Where’s the community’s focal point? It’s the railway station.

Two sleeps until the election.

Apart from trying to get citizens out to a public meeting, where in the neighbourhood is the best place to meet as many people you can, face-to-face?

Judging from what the politicians and lobby groups have been up to, it’s the railway station — on weekdays, at least.

I’ve lost count of the number of flyers I’ve been handed at Bentleigh station over the past few months. Undoubtedly it’s due to being in a marginal seat.

Supporter of Labor, and independent candidate Chandra Ojha, handing out flyers at Bentleigh station

Public Transport Not Traffic campaigners (including myself) at Bentleigh station. Campaigner Tony (who worked harder than me that morning) is not pictured; he snapped the photo.

The Greens candidate Sean Mulcahy at Bentleigh station

The political parties and one of the independents, as well as various unions and lobby groups (including one supporting national parks, and also Public Transport Not Traffic) have been prominent at the station in the last few weeks.

Mostly they are in the morning. It’s easier to hand out flyers as you get a steady stream of people, and if the train isn’t imminent, they can stop for a minute to ask questions. In the evening few people want to linger; they’re keen to get home. Plus it’s harder to hand out to scores of people arriving in a burst, followed by minutes of nobody going past.

Chalk one up for the trains. Cleverer people than I might ponder if this helps skew policies. As the Liberals’ fake commuter newspaper shows, it certainly helps influence campaign literature.

You’re certainly unlikely to have a face-to-face encounter with politicians and their supporters while driving your car. Sadly those people who are unable to use trains because suburban connecting buses are so poor will also miss out.

On the weekends the campaigners tend to be elsewhere in the shopping centre, though sometimes at the station. The advantage for them of street shopping centres is I doubt they’d ever get permission from a Westfield or Gandel to set up in Chadstone or Southland.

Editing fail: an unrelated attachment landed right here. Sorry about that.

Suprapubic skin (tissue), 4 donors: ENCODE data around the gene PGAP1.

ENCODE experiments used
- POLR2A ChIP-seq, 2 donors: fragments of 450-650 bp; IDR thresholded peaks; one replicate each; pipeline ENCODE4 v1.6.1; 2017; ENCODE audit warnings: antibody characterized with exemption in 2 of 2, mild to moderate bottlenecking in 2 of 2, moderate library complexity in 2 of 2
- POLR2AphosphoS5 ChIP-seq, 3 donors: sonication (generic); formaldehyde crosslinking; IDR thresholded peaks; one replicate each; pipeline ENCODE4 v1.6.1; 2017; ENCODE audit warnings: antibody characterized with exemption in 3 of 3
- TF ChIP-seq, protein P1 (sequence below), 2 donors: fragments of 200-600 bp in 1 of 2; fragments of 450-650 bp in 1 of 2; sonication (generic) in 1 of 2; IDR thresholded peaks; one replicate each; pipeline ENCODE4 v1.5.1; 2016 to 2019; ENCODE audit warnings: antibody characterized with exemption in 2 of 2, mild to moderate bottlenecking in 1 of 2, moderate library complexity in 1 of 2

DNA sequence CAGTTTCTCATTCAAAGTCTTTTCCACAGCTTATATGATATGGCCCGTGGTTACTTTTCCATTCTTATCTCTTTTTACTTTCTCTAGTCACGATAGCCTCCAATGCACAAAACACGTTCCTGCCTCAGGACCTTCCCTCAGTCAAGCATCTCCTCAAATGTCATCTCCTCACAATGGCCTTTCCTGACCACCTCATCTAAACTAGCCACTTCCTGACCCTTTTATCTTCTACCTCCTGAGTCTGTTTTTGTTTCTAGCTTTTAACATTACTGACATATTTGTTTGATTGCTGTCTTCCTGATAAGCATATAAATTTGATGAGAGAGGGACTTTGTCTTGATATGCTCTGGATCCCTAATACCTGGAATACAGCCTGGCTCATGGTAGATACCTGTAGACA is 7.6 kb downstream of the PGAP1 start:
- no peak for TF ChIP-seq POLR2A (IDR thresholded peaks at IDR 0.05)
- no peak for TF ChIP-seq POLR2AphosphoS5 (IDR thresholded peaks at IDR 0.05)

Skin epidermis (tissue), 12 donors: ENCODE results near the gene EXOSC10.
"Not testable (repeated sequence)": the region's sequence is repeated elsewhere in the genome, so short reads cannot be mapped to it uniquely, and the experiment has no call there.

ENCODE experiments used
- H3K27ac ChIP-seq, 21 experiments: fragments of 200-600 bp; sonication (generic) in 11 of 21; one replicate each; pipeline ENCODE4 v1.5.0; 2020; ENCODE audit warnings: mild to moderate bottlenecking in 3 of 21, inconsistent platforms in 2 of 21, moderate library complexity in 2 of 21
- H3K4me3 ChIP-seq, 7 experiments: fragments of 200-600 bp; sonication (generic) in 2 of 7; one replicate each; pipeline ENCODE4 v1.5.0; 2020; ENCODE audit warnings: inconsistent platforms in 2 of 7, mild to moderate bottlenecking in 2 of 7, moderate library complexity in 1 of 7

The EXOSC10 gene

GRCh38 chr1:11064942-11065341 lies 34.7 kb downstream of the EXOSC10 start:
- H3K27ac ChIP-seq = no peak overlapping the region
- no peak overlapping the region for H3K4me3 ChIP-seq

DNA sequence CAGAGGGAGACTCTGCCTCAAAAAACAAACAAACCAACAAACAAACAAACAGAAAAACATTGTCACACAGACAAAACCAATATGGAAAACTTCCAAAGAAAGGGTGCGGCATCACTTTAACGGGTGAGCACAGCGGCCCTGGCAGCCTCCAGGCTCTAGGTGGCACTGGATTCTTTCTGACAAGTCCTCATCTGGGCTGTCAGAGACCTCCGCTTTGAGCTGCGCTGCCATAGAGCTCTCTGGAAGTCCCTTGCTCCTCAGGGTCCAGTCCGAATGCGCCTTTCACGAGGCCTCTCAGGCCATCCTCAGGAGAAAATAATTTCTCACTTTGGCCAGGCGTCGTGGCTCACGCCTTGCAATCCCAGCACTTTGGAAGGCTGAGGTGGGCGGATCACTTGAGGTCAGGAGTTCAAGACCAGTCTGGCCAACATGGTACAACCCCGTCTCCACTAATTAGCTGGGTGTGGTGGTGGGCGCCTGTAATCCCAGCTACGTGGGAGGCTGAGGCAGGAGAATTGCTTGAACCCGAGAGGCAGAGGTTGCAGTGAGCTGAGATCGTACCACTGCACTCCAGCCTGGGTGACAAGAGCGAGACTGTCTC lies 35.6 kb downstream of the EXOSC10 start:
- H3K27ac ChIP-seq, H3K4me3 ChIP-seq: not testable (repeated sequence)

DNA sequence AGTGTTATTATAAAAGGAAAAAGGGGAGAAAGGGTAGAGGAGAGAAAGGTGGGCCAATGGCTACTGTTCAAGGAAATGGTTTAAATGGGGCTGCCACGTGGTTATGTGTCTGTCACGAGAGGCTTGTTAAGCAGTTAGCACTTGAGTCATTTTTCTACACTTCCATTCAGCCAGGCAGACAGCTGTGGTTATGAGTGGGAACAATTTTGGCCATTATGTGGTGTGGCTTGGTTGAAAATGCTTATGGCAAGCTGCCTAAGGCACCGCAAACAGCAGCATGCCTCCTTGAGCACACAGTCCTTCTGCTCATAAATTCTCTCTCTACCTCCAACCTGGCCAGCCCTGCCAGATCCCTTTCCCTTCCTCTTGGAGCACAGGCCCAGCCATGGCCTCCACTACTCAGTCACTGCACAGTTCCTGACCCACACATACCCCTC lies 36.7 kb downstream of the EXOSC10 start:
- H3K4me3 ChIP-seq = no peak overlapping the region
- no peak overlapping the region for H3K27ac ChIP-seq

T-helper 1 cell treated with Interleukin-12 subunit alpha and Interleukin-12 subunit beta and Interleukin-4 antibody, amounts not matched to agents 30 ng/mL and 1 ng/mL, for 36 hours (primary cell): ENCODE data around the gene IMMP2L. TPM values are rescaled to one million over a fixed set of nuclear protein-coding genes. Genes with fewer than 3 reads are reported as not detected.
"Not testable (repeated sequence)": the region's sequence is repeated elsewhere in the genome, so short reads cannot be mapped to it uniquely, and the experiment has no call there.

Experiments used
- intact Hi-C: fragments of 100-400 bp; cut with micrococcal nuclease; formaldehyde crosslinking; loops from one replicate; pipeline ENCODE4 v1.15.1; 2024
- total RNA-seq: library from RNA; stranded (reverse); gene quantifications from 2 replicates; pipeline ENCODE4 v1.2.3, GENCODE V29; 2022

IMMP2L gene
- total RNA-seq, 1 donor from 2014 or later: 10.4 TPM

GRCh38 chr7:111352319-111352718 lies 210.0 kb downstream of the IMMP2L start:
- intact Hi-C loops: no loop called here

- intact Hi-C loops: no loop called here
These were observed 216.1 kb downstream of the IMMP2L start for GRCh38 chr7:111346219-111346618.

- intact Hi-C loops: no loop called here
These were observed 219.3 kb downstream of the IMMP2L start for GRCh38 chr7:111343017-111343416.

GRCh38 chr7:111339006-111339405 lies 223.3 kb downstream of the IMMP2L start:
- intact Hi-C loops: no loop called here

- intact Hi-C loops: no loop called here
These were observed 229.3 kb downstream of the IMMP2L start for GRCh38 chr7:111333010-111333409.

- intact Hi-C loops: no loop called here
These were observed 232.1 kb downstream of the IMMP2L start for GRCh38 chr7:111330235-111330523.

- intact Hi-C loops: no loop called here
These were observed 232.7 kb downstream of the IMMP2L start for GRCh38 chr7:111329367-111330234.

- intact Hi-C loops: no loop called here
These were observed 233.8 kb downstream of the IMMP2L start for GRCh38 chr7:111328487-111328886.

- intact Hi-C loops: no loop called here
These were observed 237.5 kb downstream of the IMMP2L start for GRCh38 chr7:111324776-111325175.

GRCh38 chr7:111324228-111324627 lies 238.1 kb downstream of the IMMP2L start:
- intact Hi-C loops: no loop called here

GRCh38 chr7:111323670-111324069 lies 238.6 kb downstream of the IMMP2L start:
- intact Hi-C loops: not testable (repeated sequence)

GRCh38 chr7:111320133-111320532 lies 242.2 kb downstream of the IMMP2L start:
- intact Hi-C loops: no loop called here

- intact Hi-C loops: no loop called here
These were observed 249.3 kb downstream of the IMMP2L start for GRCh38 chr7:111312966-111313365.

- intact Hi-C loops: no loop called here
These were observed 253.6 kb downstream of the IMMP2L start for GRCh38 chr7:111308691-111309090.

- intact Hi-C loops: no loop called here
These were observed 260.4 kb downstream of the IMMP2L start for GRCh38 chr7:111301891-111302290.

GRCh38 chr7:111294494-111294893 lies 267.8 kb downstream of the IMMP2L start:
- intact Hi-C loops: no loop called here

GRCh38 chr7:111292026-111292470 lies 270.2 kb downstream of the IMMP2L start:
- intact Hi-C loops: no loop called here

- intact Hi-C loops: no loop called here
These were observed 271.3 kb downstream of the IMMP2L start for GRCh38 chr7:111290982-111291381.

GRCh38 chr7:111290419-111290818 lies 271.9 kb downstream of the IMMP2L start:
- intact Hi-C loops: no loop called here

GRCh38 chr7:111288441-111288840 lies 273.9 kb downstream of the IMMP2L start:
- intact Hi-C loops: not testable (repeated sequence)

Of course this week, they’re also at early voting centres, and will be swarming around polling places on Saturday. (The first inkling I had that Bentleigh was at risk of swinging from Labor to Liberal in 2010 was when I heard that then-Premier John Brumby had been seen at a local polling place, Mckinnon Secondary College. On voting day you’re most likely to see the senior pollies in marginal seats.)

I’ve been tracking the various flyers handed to me in person via Twitter at Bentleigh station. Here are a few instances of flyers and local campaigning from the past month or two:

PS. On Monday the PTUA put out its election scorecard. If you’re interested in public transport issues, and they’ll influence your vote, check it out.

Update: After the election…

If you enjoyed this post, please consider leaving a comment. You can subscribe via feed reader RSS, or subscribe by email. You can also Follow me on Twitter, or Like the blog on Facebook.

6 Replies to “Where’s the community’s focal point? It’s the railway station.”

  1. Re: The Greens saying they will increase seats on PT.

    The Dubai Metro has a gold class carriage where the tickets cost double the price of a normal carriage. But it would surely get people out of their luxury cars if they know they dont have to share an overcrowded carriage with unwashed commoners.

  2. of course, they are not permitted to hand out political material or canvas on station property so I hope they were on the public pavement.
    This rule is frequently flouted at Hawksburn station by the two major parties – drives me nuts.

  3. At Bentleigh I haven’t seen them go up the ramp (with perhaps one exception); they all stay at the street end next to the boom gates, and are nowhere near as annoying as chuggers, who regularly are permitted on the concourse at CBD stations.

  4. Threatening to remove a level crossing seems like a very ambiguous message. Remove it, and replace it with a bridge, or remove it, and replace it with a three mile detour.

  5. Or in Sydney’s case the ferry wharf. John Fahey some years ago at Cremorne Point staked out the wharf and shook hands with everyone, including me staying with friends.

Comments are closed.